What do you think they think about their companies going other places to do deals? I think it’s clear that they’ve got other priorities and that doesn’t mean that deals will never happen and that deals can’t be profitable. It just means that the good old days of 2015 they’re gone. All right, so let’s make a plan.

What’s your upside strategy? Is it like focus on private investments instead of public equities? Is it to try and get in on A shares on the Hong Kong exchanges or A shares in China through some vehicle that has yet to exist for retail investors? You’ll have questionable market forces at your back again.

The stock market’s net down in the double digit percents over the past 15 years. So, you better pick the winners. Well, what’s your downside strategy? Are we prepared for an Apple, Tesla, TSMC, LVMH, Nestle, Pfizer, Disney, GM Airbus, Intel that are all 20 to 50% smaller than they are today because most of their revenue or a large chunk of their revenue derives from China or China related growth? so, what’s your plan for the upside? What are the opportunities you can find? Maybe there are not in China, but outside of China as a response to what might happen with trying to, and what’s your downside strategy on your entire portfolio on everything that you think you know about the global economy?

That’s it for me? I’m going to. Kind of humbly submit myself to questions or you to riff on things that I brought up. And then I think we’ll open it up to the group as well.

Mark Rossano: I’m Mark Rossano I run a private equity fund and a consulting agency, helping companies essentially manage their energy.

They’re a global supply chain because as he’s going through China, there’s knock on effects. Nobody sits still. You always, China does something. India does something. Australia does something for those. Been following the UN Australia has walked away from France. They now have a deal with the UK and America to get eight nuclear submarines.

So, there’s always this push and pull. And one of the things that you bring up and, and just to kind of clarify that 2015 and why that’s so important, you have to go to the south China sea and the nine-dash line. And what became known as the great lie in the rose garden to President Obama when, why are you in the Spratly islands?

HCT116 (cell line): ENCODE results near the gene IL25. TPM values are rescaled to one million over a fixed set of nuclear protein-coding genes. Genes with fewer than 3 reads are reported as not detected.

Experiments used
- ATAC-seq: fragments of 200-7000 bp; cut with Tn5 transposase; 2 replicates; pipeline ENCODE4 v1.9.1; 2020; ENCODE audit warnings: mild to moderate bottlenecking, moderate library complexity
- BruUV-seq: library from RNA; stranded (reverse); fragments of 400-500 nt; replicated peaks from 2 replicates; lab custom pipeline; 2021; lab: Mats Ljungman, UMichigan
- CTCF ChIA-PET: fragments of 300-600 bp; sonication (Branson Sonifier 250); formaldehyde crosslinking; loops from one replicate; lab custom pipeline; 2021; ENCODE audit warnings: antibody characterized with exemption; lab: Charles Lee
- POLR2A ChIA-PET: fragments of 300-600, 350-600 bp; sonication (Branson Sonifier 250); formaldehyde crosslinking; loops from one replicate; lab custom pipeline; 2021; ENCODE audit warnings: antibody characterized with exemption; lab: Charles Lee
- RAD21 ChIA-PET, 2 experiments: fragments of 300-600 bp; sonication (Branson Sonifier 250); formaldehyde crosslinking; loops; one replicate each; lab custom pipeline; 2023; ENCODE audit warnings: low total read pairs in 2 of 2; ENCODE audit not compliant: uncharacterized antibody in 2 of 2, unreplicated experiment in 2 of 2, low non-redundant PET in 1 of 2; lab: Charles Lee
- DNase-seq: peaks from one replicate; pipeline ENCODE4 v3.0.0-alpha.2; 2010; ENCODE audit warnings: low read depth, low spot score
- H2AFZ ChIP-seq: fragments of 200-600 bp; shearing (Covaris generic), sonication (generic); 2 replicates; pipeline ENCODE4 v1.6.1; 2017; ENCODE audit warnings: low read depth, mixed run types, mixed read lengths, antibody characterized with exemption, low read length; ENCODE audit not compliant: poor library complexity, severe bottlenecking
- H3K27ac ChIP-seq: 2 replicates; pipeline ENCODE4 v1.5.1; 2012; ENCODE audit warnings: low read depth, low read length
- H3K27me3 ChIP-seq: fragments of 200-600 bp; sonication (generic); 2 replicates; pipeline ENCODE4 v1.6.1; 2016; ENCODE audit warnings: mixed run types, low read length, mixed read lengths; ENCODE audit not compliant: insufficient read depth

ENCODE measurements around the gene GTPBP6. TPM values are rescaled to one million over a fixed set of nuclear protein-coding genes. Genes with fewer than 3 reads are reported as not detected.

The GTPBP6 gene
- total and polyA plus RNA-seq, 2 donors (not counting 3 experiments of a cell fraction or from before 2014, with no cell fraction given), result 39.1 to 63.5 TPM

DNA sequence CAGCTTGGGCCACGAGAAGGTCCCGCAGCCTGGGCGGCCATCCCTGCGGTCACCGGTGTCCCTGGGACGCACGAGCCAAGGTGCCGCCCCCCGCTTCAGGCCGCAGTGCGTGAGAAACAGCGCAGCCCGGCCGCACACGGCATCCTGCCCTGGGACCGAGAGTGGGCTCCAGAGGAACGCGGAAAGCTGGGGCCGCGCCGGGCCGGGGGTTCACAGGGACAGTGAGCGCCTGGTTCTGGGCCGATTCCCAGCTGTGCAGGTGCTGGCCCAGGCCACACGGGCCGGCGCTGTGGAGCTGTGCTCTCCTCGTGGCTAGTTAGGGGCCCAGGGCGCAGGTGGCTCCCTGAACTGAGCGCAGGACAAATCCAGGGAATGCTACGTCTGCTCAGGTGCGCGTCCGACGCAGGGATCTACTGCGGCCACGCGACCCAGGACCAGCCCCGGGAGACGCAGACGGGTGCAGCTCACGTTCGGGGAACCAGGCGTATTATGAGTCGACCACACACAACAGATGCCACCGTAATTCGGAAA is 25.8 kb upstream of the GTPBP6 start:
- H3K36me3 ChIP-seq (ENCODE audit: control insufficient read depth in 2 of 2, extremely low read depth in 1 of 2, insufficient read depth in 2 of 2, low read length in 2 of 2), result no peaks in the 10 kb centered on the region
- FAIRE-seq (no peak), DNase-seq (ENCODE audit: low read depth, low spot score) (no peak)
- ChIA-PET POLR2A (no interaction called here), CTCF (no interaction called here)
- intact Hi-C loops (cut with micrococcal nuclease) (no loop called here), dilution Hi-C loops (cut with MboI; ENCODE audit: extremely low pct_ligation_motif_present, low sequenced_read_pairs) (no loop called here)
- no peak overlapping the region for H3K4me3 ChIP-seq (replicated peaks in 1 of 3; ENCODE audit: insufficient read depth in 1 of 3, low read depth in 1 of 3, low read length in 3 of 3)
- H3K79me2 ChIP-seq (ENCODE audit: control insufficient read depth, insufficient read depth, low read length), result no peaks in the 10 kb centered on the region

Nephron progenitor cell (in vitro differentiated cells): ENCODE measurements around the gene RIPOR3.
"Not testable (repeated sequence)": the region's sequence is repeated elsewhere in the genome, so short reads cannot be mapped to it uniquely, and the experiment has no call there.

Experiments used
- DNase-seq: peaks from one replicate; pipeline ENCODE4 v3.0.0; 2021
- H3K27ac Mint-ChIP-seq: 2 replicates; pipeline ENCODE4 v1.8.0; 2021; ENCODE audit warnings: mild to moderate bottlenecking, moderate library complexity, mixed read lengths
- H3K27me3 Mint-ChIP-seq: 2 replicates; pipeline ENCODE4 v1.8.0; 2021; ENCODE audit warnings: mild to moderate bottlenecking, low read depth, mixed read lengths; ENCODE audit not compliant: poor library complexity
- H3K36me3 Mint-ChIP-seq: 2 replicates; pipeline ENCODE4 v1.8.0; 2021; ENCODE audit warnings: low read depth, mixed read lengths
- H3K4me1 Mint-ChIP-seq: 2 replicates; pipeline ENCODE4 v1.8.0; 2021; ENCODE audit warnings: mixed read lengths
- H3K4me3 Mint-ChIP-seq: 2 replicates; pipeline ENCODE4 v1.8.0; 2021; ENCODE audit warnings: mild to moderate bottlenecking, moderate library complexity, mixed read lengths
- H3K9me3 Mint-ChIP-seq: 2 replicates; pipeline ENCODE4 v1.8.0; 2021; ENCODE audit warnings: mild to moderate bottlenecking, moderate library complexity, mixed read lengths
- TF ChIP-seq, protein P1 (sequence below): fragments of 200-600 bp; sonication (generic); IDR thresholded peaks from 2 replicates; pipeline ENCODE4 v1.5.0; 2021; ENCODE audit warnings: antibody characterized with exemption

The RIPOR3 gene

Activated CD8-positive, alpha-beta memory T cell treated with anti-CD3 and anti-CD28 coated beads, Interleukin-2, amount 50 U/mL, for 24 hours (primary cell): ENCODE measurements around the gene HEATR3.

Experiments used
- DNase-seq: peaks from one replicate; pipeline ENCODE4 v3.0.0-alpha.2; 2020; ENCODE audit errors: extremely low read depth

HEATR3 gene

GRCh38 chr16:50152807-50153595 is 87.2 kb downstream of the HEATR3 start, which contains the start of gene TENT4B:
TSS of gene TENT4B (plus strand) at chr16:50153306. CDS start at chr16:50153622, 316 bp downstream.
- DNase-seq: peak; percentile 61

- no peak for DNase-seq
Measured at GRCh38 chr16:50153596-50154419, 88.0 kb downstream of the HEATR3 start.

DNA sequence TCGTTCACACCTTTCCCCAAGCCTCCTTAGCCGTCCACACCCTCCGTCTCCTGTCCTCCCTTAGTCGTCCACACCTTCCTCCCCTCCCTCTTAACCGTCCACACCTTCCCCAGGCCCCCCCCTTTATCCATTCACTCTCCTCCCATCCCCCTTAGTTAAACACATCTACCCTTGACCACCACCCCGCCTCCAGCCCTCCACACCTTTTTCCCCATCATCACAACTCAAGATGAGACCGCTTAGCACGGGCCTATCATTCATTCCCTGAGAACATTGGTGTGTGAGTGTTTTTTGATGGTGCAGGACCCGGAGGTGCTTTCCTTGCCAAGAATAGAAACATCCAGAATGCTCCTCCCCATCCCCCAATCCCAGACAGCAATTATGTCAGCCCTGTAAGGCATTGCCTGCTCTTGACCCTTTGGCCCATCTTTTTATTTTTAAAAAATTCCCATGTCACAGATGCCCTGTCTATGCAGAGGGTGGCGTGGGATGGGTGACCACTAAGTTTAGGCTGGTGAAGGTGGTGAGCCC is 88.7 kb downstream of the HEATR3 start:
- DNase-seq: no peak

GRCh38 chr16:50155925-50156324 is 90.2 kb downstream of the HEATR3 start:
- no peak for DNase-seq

What are you doing there? Oh, they’re just, they’re innocent. There’s nothing wrong there. And then within six months, there’s, there’s anti-missiles anti- ships. There’s radar advanced radar advanced equipment. And then that really opened up the pivot to Asia and I think I want to turn it back to you and ask you when, you know, because you’ve talked about how President Trump came in and started to move things along and you said, it’s good it didn’t take an extra year, but it was very much teed up. You had the pivot to Asia, you had two different reports on how much is China stealing from the U S in terms of what became known as the IP commission report, which then was used to create policy under Obama that then actually just really got continued under Trump.

So, you saw a lot of continuation and Biden has really picked up right where we left off and has maintained this. So, when you go back to 2015, I mean, is there really that opportunity given that it’s already in law, it’s already gone through Congress and we’ve already kind of. Let’s just say the Boulder’s been kicked off the top of the mountain at this point.

Bob Guterma: It’s a good analogy. So, when you say go back to 2015, you mean the image I was painting of people saying if we could just go, right. I think that there was still more opportunity in the system. I think like from the audience perspective, if this is where we started and let’s assume, we’re going to go down, whatever that means US China relations.

This was the original trajectory and then post-Trump; it was more like this. It was steeper and in a more negative, absolute outcome. And the reason is there’s one way to guarantee China doesn’t do something and that’s to tell them publicly to do it. It’s very simple. They have a very rigid negotiating process, and they are damn good at it.

And if you go in there and say, you have to do this, that is the one thing you can guarantee is not going to happen. And it’s not bluffing. They’re not bluffing. They’re not walking away. So, you call them back. They’re gone. And so, I can’t prove that Obama and his team or anyone else that may have come in after them had the rigor and the urgency to hold a firm line actually really on their hypothetical lines. But I, I, there is room to argue that a more sophisticated approach with behind door dealings in proper diplomacy, so to speak could have opened up more upside, or at least less downside, but by taking a sledgehammer to it publicly, by the president of the United States tweeting anti-Chinese things. Wow. There are like envoys from both countries meeting in Hawaii and other places to talk about things that’s just like probably counterproductive with most relationships. And it’s particularly counterproductive with the Chinese there’s this notion in Chinese culture of face.

Basically, means like public respect and I would avoid against trying any kind of kitschy or easy understandings of what it means, but it’s a very real concept. And if you embarrass someone, especially serially and therefore deliberately not by accident They’re just not going to play ball with that.